Once you get the 80G drive out your Topfield to slot in that nice big drive, you will likely enjoy the use of TopfHDReadWrite, a package that will read the Topfield Hard Disk in your PC (either connected to the IDE bus, or via a USB/Firewire caddy).   This has much faster transfers than Altair, the ability to recover a deleted file, to turn the timeshift buffer into a file etc.

TF5000PVR "remote" access:

Thanks to PeterU's "Puppy" and RWhitby's Unslung firmware for the NSLU2, accessing the Topfield on a regular basis from longer than about 5 to 10metres (USB max distance.. 10metres is pushing it without active repeaters) is easy with Linux based Puppy and a Linksys NSLU2.   I have a 20metre Ethernet lead feeding the "SLUG" (nickname for a hacked NSLU2) from my PC and a short USB lead connecting it to the Toppy.  The basis of puppy is to have a Linux commandline based transfer tool to transfer files to & from the Topfield via it's USB interface.   Here is the NSLU2 homepage for it PUPPY.   With a huge development community for the SLUG, this little box has unlimited capabilities!   It is very simple to mount your PC drives with SMB, to mount the SLUG drive with the Linksys functionality of the SLUG etc, so the options for file transfers are many.   When I get the time (my 250G drive is filling up fast, I don't ever think I will get the time!) to document the steps I performed to setup TED uploads to the SLUG which cron loads to the Toppy, I will document the procedure here.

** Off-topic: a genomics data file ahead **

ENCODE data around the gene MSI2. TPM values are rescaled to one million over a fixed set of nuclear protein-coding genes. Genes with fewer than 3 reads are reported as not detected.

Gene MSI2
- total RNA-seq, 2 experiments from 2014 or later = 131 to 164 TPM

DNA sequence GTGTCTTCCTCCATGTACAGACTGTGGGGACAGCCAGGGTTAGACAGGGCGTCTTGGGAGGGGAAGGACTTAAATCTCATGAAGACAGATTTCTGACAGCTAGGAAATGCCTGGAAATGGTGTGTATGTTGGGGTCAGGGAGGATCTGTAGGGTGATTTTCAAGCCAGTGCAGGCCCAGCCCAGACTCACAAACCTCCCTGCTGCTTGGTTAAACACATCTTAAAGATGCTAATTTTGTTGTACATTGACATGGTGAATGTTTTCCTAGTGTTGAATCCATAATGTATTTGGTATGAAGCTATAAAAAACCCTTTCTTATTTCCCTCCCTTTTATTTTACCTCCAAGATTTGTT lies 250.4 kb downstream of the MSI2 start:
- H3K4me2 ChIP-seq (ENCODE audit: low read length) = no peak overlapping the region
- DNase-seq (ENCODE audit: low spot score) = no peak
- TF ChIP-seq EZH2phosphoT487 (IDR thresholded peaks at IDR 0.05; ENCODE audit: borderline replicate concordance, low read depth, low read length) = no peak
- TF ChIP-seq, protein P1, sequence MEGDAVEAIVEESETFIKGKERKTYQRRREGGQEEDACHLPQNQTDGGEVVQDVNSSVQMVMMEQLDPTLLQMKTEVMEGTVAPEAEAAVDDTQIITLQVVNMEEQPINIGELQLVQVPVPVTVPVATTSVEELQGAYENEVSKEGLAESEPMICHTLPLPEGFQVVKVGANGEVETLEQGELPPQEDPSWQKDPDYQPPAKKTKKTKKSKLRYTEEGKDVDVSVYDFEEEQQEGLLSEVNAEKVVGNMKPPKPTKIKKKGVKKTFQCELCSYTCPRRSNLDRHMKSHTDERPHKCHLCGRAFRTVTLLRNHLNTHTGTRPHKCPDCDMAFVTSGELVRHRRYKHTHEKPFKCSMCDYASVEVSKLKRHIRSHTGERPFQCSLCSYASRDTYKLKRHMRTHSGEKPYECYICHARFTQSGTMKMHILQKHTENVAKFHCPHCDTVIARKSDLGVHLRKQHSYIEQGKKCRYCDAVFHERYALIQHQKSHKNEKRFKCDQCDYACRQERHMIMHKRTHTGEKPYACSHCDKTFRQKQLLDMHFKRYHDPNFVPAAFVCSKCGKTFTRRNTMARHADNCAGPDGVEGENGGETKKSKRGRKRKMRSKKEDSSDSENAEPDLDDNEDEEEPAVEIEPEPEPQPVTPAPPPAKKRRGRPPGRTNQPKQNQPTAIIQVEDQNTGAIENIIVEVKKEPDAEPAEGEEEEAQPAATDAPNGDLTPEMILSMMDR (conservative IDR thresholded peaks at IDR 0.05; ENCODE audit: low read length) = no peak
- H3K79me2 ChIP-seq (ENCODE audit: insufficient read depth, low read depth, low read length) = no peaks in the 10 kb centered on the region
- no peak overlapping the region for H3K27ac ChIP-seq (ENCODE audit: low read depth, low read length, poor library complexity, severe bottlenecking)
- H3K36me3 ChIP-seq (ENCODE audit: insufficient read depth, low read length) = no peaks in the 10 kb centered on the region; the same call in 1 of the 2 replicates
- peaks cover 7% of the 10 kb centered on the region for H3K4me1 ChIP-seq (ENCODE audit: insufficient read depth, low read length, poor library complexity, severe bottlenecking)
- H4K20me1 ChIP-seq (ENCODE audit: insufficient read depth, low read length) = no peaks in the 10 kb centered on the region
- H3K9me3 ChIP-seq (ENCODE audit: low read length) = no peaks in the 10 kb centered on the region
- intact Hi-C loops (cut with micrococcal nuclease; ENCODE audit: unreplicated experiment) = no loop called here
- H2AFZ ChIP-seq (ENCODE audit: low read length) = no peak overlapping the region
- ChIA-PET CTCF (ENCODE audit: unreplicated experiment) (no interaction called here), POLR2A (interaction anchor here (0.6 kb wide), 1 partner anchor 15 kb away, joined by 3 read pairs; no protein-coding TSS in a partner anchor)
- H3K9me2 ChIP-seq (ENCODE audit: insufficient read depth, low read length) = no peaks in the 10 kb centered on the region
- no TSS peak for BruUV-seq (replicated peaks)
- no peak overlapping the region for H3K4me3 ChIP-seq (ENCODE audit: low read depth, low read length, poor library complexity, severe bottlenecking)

For newbie's to Linux, you don't have to have a Linux home PC, this little SLUG runs the Linux operating system and with a few simple commands (hopeful soon to have a browser GUI to make it even easier) you can transfer files to the Topfield.   ftpd-topfield makes things even easier now, based on the work of Peter with puppy.   This enables you to run an FTP gui such as smartftp to simply access the files and folders in the Toppy, couldn't be easier.  We have found you don't even need an external HDD or flash for the SLUG when running ftpd-topfield, simply "ipkg-cl update" and "ipkg-cl install ftpd-topfield" and it will be up and running in no time.  (ipkg-cl is undocumented to avoid people bricking their not unslung SLUGs, but we have found if you keep the install simple to just ftpd-topfield and puppy, there is no concerns about filling the NSLU2 flash RAM fully up... which is the biggest cause of bricking...).